Out 19th June , Phoebe Bridgers’ second Solo Album ‘Punisher’ is the nihilistic songbook for the youth group characterised by turmoil, and honeypot for the tortured softboi generation. Bridgers’ emotional, raw and relatable song writing speaks to the hearts and enters the bedrooms of young people struggling with first loves, twitter drama and meme culture. Her brutally honest lyricism and shareable twitter feed have helped create her international name and presence at only 25.
Songs like ‘Garden Song’ and ‘I See You’ are pretty indie tracks, perfect for a breakup playlist or mixtape. Talking about Trump supporting mothers and drinking to lose resentment she combines her signature luscious vocals, guitar picking and witty lyricism. They set the tone for an album that breaks no boundaries but is sad, yet soothing, and an enjoyable listen.
‘Kyoto’ is a highlight of the album, discussing imposter syndrome and the loneliness of travelling alone. The music video looks like someone playing around on iMovie with green screens, basic but in keeping with the persona Bridgers has created. Despite being internationally renowned and undoubtedly talented, her twitter and image seem to make fans feel like she is just one of them. Similarly, on the Jimmy Kimmel rendition of the track, whilst sitting in the bath singing into what looks like a child’s microphone her enchanting voice shines through, and her simple talent is clear.
‘Punisher’ and ‘Halloween’ are both dark tracks which create an almost ethereal space that the listener gets pulled into. The guitars within the track are smooth, almost liquid, to the point where a harp would be fitting. In ‘Halloween’, her long-term collaborator, Conor Oberst of Bright Eyes sings, acting as the ghost, within the wind-like wails. The album as a whole is a big collaborative effort, featuring big names like Jenny Lee Lindenberg, Nick Zimmer and artists like Lucy Dacus, Julien Baker and Christian Lee Hutson who she worked with for Boygenius and Better Community Oblivion Centre.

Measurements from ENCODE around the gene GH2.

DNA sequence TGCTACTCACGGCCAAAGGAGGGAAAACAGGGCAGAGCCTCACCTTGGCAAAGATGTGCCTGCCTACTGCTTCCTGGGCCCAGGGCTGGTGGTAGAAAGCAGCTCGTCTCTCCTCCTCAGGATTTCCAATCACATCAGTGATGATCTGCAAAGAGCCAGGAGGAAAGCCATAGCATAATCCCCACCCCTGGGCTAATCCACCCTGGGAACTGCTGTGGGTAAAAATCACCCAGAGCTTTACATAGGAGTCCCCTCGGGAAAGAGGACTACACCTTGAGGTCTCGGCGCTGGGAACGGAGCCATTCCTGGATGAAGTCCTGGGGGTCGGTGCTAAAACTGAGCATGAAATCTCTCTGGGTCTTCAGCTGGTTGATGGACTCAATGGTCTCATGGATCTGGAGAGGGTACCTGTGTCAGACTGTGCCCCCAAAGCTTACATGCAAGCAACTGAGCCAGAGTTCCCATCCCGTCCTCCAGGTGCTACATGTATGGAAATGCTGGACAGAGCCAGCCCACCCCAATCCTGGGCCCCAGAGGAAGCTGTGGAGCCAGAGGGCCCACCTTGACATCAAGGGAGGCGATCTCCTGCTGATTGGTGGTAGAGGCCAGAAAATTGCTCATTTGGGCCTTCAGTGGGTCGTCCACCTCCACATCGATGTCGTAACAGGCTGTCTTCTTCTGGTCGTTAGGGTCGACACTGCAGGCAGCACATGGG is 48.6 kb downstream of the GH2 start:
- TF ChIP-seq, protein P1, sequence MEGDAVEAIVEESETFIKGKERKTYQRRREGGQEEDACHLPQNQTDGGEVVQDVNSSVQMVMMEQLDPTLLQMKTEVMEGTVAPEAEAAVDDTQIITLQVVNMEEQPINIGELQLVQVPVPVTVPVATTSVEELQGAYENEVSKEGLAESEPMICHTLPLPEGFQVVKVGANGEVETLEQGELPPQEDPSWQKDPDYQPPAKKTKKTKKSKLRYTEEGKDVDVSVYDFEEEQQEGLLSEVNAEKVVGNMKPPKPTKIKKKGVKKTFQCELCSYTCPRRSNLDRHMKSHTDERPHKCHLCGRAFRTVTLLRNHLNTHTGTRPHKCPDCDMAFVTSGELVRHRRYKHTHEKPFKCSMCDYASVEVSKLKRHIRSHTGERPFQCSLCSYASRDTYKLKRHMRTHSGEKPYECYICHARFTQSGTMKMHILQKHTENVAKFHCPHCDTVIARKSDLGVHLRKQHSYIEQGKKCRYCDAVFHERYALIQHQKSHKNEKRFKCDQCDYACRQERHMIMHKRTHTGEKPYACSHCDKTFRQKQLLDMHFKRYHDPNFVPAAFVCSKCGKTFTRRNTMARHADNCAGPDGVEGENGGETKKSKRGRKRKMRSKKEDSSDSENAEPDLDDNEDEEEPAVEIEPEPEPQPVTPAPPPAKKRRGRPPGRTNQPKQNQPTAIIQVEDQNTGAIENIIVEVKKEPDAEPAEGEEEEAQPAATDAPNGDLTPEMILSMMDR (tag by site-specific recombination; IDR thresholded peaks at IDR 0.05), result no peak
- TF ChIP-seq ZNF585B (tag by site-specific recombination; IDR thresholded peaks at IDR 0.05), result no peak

This can be seen in the breadth of sound that this album boasts compared to the first. There are clear layers of ideas within the music that come together to support and lift up Bridgers. ‘Chinese Satellite’ is a good example of this, one of the most powerful tracks on the record which could do extremely well live. There are big crescendos throughout the track, leading into the chorus, making it one of the most exciting and interesting to listen to songs on the record.
The last half of the record is the most similar to her previous album, with ‘Moon Song’ and ‘Saviour Complex’ that carry her classic indie-folk sound. ‘Graceland Too’ is a beautiful track and the most folky on the album. It makes it clear where the Joni Mitchell comparisons come from. Finally, ‘I Know the End’ brings the album to a triumphant close, which Bridgers’ described as her ‘metal track’ in an interview. Experimenting with screams and brass, the song is far from metal, but slightly akin to Beirut’s ‘Postcards From Italy’. This song really highlights what she is capable of and sets the tone for any future releases. ‘I’m not afraid to disappear/ the end is near’ is repeated to the track which will speak to many during tough times and provide a comfort blanket to indie teenagers and adults alike.